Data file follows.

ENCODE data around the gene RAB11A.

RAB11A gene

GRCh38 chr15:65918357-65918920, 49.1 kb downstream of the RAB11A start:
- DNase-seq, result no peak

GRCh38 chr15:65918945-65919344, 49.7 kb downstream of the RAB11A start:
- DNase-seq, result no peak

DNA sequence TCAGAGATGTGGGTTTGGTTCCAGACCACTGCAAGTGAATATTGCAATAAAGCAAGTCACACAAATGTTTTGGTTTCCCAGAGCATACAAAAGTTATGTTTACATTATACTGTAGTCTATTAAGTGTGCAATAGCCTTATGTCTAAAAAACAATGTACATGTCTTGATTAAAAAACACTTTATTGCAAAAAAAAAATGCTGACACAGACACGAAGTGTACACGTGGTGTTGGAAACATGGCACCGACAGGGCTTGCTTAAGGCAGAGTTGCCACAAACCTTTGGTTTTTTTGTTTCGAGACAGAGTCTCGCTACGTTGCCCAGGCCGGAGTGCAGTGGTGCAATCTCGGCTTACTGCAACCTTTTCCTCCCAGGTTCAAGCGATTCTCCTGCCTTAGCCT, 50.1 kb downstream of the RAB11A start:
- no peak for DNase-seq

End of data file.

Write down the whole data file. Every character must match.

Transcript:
ENCODE data around the gene RAB11A.

RAB11A gene

GRCh38 chr15:65918357-65918920, 49.1 kb downstream of the RAB11A start:
- DNase-seq, result no peak

GRCh38 chr15:65918945-65919344, 49.7 kb downstream of the RAB11A start:
- DNase-seq, result no peak

DNA sequence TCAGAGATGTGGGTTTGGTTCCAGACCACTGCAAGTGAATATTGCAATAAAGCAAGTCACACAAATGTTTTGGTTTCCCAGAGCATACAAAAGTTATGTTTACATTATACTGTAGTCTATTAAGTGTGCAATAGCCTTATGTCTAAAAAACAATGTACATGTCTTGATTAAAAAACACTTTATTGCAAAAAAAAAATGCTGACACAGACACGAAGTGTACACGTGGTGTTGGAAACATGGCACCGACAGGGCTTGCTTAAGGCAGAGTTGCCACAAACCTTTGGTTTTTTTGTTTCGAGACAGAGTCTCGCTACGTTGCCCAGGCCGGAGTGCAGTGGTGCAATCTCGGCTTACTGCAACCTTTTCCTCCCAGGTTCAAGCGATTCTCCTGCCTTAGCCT, 50.1 kb downstream of the RAB11A start:
- no peak for DNase-seq